SAN DIEGO — Outside forces are hovering around the periphery of the health care industry, eyeballing all the little things that irk customers. Hospital leaders who don't take heed could see their organizations suffer serious setbacks or crushing blows, depending on how long they sit back and let the market move around them.

Noted economic theorist and author Adrian Slywotzky did his job of rattling hospital leaders Sunday during his keynote address at the Health Forum–American Hospital Association Leadership Summit. We've seen it happen dozens of times in recent years: Industries rife with inconveniences for the customer suddenly turned upside down by forward-thinkers (remember Borders and Blockbuster?). In the old days, business designs could last 30 or 40 years, but with today's fast-paced market, they're lucky if they last five.

Health care, in particular, is a "hassle map heaven," with everything from inconsistent and opaque pricing policies to poorly coordinated care, Slywotzky argues. Retailers such as Walgreens and CVS, which thrive on targeting cost-conscious consumers, are slowly taking on a bigger role in the health care field. Plus, tech companies, big and small, that make a living by improving the customer experience are investing billions of dollars a year with the desire to expand their health care portfolios.

"It's momentum, it is extraordinarily high, and it's growing at 30 percent a year," Slywotzky told attendees. "Yes, there are hundreds of small companies. That's not important. There are dozens of companies that are very, very well-financed and, more importantly, they are not darts thrown at a board. They are all specifically tied to answer consumer questions unanswered by the system today, and they are moving at Silicon Valley speed."

Slywotzky said it would be wise to take a couple of your key people, sit them down and have them draw out a radar screen to figure out who is lurking at the edges, both inside and outside of the business. Don't think of it as a defensive maneuver of "who's out there trying to destroy my business?" Rather, ask yourself who is competing on value and who has come up with a technology that is easily replicable or could make for a partner in the future.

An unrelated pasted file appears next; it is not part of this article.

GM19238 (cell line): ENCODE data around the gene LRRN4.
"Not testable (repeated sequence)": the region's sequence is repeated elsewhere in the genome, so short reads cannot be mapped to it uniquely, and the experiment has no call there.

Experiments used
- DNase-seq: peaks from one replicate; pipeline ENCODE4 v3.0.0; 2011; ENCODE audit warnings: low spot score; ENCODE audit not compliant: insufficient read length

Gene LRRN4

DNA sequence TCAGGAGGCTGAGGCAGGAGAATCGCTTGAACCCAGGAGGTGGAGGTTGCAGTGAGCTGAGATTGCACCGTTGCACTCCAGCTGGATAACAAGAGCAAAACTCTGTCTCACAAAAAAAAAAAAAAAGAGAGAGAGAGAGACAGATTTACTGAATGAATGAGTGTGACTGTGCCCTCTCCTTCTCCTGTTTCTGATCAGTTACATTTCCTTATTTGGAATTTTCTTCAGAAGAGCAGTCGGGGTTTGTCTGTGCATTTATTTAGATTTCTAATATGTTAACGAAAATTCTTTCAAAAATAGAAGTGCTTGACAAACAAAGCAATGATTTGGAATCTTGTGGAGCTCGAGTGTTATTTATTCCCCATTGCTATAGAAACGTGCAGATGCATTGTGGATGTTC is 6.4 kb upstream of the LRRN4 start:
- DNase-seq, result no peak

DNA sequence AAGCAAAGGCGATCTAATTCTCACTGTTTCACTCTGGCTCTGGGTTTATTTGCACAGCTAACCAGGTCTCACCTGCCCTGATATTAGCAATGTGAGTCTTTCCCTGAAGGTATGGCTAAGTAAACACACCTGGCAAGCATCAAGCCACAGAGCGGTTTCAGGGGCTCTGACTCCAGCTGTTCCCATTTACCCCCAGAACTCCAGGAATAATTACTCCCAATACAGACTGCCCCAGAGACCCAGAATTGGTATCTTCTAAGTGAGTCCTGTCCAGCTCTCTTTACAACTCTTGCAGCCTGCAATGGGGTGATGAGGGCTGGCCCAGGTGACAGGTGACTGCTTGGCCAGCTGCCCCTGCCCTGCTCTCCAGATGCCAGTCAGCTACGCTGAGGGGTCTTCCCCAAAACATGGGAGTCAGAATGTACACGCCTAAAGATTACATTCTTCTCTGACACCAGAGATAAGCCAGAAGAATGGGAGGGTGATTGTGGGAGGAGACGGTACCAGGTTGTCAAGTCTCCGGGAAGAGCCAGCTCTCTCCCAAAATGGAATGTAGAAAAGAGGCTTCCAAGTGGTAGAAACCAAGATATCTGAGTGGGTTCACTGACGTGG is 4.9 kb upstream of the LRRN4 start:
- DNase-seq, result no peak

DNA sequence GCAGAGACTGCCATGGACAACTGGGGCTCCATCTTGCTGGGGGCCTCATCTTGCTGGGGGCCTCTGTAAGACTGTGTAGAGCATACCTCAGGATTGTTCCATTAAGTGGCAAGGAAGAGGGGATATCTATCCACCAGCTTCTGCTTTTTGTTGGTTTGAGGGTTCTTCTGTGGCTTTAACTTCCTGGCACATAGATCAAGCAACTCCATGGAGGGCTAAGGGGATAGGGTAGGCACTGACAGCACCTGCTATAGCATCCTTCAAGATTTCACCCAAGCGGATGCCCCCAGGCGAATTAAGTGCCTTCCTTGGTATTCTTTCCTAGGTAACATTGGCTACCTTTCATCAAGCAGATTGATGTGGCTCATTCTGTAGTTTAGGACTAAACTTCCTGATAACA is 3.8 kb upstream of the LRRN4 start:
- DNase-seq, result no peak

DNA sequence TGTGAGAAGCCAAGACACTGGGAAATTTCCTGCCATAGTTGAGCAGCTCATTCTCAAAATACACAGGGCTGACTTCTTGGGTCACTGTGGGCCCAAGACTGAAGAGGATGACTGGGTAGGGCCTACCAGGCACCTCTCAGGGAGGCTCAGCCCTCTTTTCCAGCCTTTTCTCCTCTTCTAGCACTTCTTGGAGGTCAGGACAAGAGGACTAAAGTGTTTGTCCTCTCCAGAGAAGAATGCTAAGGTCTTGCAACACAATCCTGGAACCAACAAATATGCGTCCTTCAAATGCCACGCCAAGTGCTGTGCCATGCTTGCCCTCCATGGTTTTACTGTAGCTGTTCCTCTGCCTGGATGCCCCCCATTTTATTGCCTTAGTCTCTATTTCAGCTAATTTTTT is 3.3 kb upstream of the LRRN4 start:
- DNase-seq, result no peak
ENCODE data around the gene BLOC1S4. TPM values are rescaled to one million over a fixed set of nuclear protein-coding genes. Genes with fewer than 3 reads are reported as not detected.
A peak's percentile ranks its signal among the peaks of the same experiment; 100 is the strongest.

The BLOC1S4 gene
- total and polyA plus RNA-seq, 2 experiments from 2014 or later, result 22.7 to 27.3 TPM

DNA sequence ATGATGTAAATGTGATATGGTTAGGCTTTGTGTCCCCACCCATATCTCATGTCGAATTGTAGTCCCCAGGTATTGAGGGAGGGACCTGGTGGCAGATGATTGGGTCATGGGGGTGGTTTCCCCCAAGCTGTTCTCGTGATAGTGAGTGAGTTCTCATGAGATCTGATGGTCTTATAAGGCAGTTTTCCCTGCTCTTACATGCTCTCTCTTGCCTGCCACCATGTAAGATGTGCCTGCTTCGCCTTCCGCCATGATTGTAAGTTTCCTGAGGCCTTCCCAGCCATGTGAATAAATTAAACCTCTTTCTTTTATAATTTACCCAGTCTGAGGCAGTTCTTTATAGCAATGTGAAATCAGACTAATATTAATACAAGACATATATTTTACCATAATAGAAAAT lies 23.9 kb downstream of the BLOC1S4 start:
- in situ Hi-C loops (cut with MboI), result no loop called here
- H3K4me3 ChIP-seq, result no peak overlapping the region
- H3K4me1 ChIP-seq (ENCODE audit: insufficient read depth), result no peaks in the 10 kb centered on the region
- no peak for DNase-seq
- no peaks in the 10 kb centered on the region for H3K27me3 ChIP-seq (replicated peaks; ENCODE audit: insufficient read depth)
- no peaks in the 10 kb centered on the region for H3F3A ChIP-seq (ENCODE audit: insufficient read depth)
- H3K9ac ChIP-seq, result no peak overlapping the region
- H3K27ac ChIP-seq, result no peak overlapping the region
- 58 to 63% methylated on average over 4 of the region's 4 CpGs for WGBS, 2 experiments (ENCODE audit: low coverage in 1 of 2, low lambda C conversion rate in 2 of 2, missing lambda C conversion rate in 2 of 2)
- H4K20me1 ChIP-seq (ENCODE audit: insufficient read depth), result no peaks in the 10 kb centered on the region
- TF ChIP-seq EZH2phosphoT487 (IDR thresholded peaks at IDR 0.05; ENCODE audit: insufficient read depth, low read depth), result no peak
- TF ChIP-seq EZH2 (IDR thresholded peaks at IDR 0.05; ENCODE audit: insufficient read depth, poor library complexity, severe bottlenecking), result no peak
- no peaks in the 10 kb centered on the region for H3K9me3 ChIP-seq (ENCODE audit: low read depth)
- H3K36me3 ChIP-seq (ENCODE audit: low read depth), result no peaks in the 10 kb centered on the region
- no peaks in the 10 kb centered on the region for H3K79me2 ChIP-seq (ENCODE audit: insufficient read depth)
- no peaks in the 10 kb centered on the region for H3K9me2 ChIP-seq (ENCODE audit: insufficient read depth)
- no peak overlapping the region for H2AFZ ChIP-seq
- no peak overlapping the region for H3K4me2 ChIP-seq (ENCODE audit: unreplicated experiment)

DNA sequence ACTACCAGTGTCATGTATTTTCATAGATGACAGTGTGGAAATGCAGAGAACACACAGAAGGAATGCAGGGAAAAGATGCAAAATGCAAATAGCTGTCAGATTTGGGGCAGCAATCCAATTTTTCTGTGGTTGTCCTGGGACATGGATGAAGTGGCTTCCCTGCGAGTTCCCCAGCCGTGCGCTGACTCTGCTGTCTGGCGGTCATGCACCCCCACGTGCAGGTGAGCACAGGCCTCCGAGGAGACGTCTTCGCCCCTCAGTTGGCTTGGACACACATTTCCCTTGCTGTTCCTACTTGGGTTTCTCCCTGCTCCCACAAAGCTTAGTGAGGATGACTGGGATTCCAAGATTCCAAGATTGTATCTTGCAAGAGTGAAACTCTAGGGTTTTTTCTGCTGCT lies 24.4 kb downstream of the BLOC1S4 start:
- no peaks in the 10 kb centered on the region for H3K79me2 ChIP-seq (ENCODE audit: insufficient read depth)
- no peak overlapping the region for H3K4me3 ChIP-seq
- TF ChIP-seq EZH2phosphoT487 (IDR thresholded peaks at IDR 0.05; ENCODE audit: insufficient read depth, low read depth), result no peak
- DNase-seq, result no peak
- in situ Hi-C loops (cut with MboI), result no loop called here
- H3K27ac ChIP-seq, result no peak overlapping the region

In a separate presentation Sunday, Christopher Dadlez, president and CEO of Saint Francis Care in Hartford, Conn., spoke of how his organization was inspired after hearing Slywotzky's remarks at another function. Rather than waiting for the edges to close around them in a competitive Connecticut market, they've invested in an innovative accountable care organization arrangement, partnering with physicians and insurer Cigna to better manage costs and quality.

They had no interest in seeing how long the old model might last, and are comfortably in the "chasm" between the old and new models of health care, waiting for others to catch up.

"In this world, we're having a tough time keeping our heads above water, even though we're the most efficient player in the state of Connecticut. But, we have to jump to this new curve," Dadlez said. "We need to do that as quickly as possible or else we're not going to make it. And there's no safety net under here. There's no one who's going to catch us and say, 'OK, you can have another try, let's put you back on the curve up here.'"